Falkirk Wheel on the Scottish Canals

The Falkirk Wheel and the Scottish canals

Windows Ten has a the feed of images that act as screen savers and provide new photographs that have been chosen for how engaging they are, a little pop-up asks if you like what you see? If you’re a Windows user you probably know it. This is how I first saw the Falkirk Wheel and beside the night time photo it asked; can you guess what this is?

Pardon my ignorance but I didn’t know about the canals of Scotland and never heard of a the Falkirk wheel, have you?

The Falkirk Wheel is a rotating boat lift in central Scotland, connecting the Forth and Clyde Canal with the Union Canal. The lift is named after Falkirk, the town in which it is located. It reconnects the two canals for the first time since the 1930s. It opened in 2002 as part of the Millennium Link project.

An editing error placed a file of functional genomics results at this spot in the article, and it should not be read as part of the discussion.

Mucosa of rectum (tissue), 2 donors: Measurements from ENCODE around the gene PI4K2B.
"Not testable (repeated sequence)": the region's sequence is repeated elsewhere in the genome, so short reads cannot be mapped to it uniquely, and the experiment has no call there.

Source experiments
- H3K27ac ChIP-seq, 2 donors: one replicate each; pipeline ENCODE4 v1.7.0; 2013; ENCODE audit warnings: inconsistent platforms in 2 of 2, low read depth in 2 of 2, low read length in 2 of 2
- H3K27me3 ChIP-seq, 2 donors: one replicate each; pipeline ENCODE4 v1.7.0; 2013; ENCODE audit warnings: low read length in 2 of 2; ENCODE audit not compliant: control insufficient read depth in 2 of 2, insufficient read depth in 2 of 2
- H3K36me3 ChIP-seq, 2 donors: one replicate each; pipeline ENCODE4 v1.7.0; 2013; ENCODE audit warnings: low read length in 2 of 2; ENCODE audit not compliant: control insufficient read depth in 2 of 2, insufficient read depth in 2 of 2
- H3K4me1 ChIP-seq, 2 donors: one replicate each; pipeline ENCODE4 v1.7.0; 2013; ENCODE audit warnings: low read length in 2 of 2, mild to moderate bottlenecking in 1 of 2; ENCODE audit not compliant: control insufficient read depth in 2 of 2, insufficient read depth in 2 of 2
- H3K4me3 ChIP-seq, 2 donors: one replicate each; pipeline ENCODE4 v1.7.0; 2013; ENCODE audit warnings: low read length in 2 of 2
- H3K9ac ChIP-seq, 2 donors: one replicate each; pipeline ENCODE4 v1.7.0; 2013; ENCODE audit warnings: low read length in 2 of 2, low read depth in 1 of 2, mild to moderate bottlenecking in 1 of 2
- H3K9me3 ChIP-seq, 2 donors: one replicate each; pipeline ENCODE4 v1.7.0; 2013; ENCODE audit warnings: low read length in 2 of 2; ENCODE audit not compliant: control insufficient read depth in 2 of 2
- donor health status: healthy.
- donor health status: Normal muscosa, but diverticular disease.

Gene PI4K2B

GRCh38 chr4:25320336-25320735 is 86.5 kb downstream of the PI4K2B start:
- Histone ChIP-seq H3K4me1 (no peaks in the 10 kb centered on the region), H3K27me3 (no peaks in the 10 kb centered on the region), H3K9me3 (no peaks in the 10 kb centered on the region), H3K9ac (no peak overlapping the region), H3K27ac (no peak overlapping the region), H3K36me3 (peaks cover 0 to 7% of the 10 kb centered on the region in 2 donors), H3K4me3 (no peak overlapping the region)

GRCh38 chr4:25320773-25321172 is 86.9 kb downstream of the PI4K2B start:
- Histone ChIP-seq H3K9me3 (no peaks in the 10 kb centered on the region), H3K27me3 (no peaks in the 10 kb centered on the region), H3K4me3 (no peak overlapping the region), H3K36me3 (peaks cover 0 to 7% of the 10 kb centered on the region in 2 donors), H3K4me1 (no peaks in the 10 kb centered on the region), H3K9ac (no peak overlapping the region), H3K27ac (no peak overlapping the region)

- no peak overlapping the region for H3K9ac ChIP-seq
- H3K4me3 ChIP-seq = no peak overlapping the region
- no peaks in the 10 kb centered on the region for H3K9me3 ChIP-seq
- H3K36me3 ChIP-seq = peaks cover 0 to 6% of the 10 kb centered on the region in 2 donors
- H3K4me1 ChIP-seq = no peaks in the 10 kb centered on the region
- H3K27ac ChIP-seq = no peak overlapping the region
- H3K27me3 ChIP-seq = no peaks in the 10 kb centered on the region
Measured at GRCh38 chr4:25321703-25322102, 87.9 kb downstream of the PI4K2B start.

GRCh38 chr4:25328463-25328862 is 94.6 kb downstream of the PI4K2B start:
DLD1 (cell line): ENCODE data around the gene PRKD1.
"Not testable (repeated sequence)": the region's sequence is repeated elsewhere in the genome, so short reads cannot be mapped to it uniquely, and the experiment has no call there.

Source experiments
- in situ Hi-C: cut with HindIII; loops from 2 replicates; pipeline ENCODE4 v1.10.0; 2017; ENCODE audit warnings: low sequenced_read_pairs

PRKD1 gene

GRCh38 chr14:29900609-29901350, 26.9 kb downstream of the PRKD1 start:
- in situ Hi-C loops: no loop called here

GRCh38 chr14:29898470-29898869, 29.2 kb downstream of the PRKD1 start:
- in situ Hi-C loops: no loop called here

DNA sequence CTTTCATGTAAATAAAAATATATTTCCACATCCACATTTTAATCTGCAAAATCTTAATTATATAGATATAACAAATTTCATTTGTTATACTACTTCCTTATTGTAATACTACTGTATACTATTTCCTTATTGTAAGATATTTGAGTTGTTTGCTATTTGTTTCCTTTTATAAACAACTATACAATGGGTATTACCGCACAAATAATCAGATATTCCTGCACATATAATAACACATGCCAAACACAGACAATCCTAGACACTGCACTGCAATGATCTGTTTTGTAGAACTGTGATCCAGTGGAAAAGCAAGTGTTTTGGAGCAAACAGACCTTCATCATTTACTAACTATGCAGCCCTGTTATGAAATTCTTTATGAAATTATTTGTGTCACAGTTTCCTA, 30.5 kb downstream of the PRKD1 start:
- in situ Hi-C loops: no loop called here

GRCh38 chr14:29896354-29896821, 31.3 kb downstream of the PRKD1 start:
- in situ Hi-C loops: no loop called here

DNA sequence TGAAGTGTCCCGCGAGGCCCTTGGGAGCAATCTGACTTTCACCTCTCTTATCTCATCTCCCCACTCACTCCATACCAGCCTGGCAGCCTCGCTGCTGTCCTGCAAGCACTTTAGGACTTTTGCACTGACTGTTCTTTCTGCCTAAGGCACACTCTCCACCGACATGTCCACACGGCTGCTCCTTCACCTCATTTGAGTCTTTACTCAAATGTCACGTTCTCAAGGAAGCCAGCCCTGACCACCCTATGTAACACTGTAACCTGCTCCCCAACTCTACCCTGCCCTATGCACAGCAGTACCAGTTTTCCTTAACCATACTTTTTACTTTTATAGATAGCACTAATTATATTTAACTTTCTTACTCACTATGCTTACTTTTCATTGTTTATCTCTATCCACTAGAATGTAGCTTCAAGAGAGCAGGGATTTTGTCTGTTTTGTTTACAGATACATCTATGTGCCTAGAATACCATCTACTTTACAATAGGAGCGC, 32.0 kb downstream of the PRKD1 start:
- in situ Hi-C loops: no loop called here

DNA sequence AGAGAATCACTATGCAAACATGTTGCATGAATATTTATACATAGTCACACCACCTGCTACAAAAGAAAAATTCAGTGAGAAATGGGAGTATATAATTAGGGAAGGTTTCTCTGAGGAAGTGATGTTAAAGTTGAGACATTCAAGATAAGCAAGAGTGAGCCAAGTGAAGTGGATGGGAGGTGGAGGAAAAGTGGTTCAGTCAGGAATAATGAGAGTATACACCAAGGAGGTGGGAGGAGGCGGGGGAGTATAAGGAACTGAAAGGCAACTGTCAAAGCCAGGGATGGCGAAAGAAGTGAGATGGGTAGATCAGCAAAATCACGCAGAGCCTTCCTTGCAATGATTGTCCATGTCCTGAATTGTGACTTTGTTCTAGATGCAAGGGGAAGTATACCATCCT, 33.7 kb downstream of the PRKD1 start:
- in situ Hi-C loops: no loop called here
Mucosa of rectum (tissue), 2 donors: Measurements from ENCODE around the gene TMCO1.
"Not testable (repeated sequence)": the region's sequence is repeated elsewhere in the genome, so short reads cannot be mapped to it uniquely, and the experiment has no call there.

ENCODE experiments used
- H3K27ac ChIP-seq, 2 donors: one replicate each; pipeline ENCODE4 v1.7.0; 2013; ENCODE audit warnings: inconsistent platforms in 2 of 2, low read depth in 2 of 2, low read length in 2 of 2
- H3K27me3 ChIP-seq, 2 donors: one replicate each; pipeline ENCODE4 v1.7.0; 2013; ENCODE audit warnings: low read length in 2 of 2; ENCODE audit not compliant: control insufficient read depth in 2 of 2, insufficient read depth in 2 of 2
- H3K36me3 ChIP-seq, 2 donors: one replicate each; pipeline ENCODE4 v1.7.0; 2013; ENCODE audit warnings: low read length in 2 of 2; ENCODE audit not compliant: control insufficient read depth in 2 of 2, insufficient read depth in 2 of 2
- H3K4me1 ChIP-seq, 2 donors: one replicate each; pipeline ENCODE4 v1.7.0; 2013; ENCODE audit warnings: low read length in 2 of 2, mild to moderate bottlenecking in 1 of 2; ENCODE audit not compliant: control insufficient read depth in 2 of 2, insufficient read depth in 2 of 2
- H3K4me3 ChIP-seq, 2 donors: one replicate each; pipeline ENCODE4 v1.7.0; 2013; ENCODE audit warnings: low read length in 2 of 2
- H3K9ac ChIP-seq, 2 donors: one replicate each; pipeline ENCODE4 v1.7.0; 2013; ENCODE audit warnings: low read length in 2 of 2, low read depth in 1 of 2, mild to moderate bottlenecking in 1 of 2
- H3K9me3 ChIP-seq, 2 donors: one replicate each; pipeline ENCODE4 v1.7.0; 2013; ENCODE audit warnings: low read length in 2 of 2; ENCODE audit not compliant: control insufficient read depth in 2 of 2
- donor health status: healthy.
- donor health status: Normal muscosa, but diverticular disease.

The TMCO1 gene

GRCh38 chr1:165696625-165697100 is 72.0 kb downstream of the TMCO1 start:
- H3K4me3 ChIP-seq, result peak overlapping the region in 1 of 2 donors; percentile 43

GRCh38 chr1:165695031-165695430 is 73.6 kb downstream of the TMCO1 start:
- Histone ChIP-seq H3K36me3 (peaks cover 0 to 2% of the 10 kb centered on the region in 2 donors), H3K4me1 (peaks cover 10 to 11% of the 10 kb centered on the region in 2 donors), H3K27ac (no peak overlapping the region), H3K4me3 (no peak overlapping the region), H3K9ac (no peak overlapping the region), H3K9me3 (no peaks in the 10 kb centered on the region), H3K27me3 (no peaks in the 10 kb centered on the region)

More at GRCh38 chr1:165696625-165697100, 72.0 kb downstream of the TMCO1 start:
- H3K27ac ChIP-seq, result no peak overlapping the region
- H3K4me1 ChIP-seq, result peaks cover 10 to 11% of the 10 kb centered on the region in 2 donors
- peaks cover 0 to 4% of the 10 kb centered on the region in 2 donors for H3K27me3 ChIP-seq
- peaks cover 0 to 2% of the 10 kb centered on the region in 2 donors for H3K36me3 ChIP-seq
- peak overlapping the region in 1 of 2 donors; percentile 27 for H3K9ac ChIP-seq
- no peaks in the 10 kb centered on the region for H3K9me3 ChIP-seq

The Falkirk Wheel

The plan to regenerate central Scotland‘s canals and reconnect Glasgow with Edinburgh was led by British Waterways with support and funding from seven local authorities, the Scottish Enterprise Network, the European Regional Development Fund, and the Millennium Commission. Planners decided early on to create a dramatic 21st-century landmark structure to reconnect the canals, instead of simply recreating the historic lock flight.

The wheel raises boats by 24 metres (79 ft), but the Union Canal is still 11 metres (36 ft) higher than the aqueduct which meets the wheel. Boats must also pass through a pair of locks between the top of the wheel and the Union Canal. The Falkirk Wheel is the only rotating boat lift of its kind in the world, and one of two working boat lifts in the United Kingdom, the other being the Anderton Boat Lift.

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